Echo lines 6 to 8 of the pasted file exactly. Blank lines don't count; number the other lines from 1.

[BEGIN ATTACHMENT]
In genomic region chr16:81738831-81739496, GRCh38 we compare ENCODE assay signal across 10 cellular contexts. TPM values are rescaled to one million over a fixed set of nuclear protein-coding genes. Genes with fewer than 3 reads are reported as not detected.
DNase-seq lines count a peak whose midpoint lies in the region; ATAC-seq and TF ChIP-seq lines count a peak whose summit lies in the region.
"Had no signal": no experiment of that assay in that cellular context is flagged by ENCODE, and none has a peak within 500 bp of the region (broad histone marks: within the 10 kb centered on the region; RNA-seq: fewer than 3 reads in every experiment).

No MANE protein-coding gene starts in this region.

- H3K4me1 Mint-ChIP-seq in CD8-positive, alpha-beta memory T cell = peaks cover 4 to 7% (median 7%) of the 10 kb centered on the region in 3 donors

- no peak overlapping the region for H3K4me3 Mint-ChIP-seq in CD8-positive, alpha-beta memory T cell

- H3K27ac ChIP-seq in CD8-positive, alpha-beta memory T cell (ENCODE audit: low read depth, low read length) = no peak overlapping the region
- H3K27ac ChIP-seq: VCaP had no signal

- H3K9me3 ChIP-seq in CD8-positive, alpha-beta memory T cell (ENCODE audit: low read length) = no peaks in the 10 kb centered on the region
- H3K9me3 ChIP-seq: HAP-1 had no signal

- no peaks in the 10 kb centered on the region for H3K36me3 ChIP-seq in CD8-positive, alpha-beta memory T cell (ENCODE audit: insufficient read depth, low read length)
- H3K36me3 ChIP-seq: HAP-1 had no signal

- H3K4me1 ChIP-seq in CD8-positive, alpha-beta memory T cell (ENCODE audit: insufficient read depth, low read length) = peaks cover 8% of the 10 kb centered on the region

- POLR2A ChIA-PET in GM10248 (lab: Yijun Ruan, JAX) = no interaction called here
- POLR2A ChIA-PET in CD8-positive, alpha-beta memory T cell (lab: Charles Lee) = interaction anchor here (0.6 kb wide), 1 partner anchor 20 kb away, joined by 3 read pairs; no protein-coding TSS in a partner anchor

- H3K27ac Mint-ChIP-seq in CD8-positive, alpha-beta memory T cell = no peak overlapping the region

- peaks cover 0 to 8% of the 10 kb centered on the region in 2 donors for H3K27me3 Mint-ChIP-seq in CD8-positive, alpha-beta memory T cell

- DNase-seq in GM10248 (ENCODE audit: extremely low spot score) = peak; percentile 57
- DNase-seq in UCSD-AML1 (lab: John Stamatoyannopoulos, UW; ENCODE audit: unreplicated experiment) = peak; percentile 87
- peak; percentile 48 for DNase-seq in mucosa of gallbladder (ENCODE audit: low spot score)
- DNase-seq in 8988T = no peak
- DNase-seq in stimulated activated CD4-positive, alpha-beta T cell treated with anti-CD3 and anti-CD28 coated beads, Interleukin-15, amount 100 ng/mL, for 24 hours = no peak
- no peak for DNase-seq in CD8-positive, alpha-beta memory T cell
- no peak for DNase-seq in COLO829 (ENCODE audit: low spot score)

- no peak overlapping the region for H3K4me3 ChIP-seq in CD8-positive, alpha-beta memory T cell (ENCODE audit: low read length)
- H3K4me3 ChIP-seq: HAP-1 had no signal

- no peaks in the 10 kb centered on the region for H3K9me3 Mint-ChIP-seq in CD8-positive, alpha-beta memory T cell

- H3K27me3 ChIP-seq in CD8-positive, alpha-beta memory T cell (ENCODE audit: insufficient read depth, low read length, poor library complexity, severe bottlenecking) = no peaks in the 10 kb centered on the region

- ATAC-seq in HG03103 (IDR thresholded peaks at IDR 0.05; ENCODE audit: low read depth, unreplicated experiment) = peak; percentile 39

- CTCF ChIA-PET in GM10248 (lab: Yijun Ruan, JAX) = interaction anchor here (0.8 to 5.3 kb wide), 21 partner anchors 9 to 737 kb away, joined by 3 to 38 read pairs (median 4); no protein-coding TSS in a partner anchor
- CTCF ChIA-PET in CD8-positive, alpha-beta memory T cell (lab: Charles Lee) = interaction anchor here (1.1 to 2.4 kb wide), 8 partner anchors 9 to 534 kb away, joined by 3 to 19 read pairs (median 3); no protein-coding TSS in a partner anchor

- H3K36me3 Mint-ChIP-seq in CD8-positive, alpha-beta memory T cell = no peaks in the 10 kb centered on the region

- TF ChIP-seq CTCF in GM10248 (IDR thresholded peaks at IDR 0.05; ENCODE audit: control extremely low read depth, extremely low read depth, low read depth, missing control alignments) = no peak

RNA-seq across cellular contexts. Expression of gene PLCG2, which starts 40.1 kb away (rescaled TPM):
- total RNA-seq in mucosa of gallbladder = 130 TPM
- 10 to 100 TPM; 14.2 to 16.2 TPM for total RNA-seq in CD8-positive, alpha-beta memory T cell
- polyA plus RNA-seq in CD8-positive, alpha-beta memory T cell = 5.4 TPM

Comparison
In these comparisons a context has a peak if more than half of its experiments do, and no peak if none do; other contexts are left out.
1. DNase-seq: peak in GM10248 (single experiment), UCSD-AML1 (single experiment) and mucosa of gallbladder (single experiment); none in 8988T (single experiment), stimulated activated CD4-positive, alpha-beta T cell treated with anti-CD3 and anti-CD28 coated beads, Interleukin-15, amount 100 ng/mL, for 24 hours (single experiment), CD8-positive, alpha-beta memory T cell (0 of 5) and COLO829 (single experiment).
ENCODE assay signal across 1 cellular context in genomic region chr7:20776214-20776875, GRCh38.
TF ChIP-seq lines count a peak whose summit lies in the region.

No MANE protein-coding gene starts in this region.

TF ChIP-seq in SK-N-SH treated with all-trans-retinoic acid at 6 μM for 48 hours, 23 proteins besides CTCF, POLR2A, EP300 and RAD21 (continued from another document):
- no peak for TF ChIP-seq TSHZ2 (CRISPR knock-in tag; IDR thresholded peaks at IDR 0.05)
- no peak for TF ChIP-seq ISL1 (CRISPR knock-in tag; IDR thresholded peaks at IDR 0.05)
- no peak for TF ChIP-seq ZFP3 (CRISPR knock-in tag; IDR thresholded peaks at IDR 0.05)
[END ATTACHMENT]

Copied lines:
- no peak overlapping the region for H3K4me3 Mint-ChIP-seq in CD8-positive, alpha-beta memory T cell

- H3K27ac ChIP-seq in CD8-positive, alpha-beta memory T cell (ENCODE audit: low read depth, low read length) = no peak overlapping the region
- H3K27ac ChIP-seq: VCaP had no signal